The 1970s were a golden age for records made by actors who played policemen on television. Not only did David Soul from Starsky & Hutch have several hits, but Telly Savalas of (the great) Kojak got to number one in 1975 with a cover of Bread’s “If”. This was despite the fact (or because of) that he couldn’t sing and basically spoke his way through it. The lollipop-sucking Telly/Kojak was such a huge star back then that his hit record even spawned this parody version the same year which itself got to #25.
My Mum was going out with a man called Barry at the time which may be one reason she bought it (listen to it to know what I’m talking about) but as these things go it was actually quite funny. At least we thought so back then. Some of the lines became family jokes for years so maybe it’s the nostalgia taking over but it still makes me chuckle, as does the b-side “Butch Soap”.
Yin & Yan were two voiceover artists called Chris Sanford and Bill Mitchell. They also released an album which I’ve never heard but can’t imagine is that good. There’s only so much comedy mileage you can get out of gags based around a guy with a deep voice who can’t sing.
I was in my early 20s when John Hughes was making his teen movies in the 1980s so they didn’t mean much to me and I didn’t see them until years later. Someone who was a teenager back then would know better than me but I’m not sure how much of a big deal they were in England at the time anyway. The English school experience was so far from the apparent glamour of American high schools — they have cars! — that I imagine we would have a hard time relating. Though, depressingly, we are now copying them by having things like Proms in British schools. What was wrong with the good old school disco with warm orange squash and crisps?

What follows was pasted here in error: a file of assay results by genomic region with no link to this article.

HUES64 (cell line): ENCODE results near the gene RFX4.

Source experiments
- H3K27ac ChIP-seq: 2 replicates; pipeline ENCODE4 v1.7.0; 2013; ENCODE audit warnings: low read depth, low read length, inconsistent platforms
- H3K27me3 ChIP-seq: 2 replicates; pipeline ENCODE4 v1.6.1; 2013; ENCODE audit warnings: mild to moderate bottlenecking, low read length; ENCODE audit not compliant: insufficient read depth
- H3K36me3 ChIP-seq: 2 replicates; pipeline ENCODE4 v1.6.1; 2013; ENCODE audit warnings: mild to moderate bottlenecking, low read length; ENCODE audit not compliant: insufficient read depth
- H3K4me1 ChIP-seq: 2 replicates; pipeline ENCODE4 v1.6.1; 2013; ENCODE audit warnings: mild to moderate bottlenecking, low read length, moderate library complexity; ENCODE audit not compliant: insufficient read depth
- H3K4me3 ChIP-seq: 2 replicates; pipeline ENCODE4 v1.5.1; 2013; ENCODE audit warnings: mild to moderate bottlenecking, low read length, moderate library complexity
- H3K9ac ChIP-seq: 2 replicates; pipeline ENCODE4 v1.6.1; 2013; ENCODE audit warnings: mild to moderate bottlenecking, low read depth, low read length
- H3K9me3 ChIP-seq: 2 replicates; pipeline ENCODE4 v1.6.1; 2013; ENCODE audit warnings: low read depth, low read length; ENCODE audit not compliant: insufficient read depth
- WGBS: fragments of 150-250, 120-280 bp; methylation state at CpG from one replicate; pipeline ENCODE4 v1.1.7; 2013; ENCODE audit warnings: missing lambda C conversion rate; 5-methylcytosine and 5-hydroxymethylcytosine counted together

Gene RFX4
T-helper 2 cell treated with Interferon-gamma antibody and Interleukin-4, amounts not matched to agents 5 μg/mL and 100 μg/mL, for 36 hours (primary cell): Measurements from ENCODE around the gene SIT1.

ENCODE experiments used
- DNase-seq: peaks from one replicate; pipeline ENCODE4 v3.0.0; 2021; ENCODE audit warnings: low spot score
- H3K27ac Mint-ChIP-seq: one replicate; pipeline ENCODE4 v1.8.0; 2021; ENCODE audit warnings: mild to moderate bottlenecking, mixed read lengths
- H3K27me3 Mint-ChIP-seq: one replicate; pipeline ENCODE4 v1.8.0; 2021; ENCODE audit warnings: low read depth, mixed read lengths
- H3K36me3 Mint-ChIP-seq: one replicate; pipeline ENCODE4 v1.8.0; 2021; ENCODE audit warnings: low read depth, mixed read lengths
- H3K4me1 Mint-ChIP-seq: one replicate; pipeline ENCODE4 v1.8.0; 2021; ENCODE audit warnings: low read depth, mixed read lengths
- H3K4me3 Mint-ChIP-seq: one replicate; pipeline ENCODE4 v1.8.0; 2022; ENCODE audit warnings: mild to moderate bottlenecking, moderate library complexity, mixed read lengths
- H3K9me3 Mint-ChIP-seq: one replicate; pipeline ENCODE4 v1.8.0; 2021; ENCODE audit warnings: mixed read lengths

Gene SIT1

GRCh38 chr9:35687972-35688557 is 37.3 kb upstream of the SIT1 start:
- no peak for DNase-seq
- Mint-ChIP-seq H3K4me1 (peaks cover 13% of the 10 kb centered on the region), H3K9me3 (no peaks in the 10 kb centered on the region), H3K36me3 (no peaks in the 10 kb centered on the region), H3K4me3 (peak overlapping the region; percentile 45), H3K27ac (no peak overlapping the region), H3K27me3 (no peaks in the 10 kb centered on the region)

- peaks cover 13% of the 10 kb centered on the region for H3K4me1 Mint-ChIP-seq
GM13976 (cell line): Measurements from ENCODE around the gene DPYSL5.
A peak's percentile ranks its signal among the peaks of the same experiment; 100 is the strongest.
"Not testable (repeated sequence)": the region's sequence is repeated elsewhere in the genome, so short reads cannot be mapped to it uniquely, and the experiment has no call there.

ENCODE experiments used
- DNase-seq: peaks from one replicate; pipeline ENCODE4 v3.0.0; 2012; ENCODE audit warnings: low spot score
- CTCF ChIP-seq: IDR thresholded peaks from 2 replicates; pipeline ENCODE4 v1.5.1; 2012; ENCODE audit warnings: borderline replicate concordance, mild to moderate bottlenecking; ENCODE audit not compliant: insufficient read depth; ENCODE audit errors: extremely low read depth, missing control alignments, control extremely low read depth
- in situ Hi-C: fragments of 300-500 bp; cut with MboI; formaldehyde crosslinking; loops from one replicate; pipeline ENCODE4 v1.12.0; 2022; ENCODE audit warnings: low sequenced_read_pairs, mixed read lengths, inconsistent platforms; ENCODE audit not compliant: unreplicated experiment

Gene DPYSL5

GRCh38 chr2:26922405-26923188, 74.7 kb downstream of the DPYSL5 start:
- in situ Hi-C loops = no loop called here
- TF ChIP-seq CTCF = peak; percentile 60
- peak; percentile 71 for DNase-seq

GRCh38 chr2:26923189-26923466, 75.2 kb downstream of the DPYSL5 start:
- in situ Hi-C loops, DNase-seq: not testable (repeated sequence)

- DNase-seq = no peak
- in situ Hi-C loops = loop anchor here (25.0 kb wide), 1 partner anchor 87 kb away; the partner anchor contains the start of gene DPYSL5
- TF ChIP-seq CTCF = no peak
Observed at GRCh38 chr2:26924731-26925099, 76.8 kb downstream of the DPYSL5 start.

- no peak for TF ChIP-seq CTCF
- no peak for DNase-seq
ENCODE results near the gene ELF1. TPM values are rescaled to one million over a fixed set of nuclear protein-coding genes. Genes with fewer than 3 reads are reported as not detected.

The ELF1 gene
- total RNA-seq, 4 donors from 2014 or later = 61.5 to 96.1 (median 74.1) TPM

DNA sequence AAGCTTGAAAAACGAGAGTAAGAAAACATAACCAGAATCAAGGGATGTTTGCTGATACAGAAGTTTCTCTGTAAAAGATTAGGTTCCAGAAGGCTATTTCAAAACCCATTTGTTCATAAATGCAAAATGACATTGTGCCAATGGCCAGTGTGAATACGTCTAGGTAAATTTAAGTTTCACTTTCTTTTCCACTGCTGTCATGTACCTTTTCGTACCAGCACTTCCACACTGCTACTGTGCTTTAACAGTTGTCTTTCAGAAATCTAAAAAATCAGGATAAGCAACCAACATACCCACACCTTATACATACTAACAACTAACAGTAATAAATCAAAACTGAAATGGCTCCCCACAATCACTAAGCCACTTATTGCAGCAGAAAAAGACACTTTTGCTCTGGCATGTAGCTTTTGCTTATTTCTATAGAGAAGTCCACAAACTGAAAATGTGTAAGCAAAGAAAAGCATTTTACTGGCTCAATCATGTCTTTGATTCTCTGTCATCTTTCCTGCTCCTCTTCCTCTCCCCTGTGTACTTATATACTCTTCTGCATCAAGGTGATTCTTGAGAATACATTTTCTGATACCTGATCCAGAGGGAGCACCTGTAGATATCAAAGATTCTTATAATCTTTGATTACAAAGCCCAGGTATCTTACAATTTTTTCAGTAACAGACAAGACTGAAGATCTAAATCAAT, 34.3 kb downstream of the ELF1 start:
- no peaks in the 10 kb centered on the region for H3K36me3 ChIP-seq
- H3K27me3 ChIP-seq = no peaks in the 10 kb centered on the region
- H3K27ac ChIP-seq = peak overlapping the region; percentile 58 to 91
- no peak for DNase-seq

But even though I didn’t see the movies I did think Molly Ringwald was rather cute. At the same time my future wife was at high school in Miami trying to look like her.
This is the song probably most associated with Hughes’ films, and for us old Post-Punkers who were fans of Simple Minds’ early stuff, marked the point when we thought they went downhill. Doing a song for a Hollywood movie and becoming big-in-America stadium rockers was beyond the pale and got them kicked out of the Cool Kids Club.
Now I’m a lot less snotty about that sort of thing I’ve come to think this is a terrific record. Granted it’s no “I Travel” but I especially like this long extended version which plays up the throbbing beat and sparkly synths to make it sound more like a proper epic Simple Minds record.
Spring is here and time to throw off those big coats and get out the t-shirts and shorts. Why not refresh your wardrobe with a stylish new tee designed by yours truly? As always they’re only $14 for a limited time so BUY! BUY! BUY!
Hurray For The Riff Raff is a band led by singer-songwriter Alynda Segarra. Born in the Bronx with Puerto Rican roots, her latest and sixth album The Navigator is a concept album about racial identity and a thrilling record that mixes American roots music with Latin rhythms and Rock. A definite contender for album of the year.
A mate of mine was seriously into Breakdancing back in the day. Him and his “crew” used to go to Covent Garden on the weekends, stick their flattened cardboard boxes on the ground, and show off their moves to the tourists. He taught me how to do the Moonwalk but I’ve long forgotten that particular skill.
Lana Del Rey has a great new single out right now which has got me listening her older records again, particularly some of the remixes of them. For some reason her songs are really well suited to being taken apart and reconstructed, whether it’s as pumping House or moody electronica like these two.